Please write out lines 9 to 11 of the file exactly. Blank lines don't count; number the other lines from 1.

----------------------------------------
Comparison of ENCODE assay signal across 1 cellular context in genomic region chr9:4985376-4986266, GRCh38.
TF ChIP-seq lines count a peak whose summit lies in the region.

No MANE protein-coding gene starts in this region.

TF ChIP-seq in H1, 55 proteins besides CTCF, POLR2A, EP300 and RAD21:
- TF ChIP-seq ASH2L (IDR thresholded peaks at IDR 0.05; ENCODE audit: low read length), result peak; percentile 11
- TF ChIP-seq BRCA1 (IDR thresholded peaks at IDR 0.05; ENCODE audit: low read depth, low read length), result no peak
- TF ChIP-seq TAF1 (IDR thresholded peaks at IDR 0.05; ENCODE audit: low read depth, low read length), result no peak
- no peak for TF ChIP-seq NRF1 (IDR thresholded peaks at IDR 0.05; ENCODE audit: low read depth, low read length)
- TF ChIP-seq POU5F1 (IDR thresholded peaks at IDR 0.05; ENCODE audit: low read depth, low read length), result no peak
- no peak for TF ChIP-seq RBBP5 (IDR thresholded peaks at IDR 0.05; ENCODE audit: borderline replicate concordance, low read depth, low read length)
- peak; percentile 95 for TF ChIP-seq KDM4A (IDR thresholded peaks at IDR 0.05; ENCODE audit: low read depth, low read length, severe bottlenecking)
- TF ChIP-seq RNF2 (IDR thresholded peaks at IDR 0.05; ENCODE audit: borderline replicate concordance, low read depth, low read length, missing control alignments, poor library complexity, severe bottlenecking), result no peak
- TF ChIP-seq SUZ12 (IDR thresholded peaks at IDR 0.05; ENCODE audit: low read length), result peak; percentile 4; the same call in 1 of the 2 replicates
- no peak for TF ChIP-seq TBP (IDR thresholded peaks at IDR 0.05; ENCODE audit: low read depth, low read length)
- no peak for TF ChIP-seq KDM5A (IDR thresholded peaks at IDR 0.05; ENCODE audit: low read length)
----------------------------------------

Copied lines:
- TF ChIP-seq POU5F1 (IDR thresholded peaks at IDR 0.05; ENCODE audit: low read depth, low read length), result no peak
- no peak for TF ChIP-seq RBBP5 (IDR thresholded peaks at IDR 0.05; ENCODE audit: borderline replicate concordance, low read depth, low read length)
- peak; percentile 95 for TF ChIP-seq KDM4A (IDR thresholded peaks at IDR 0.05; ENCODE audit: low read depth, low read length, severe bottlenecking)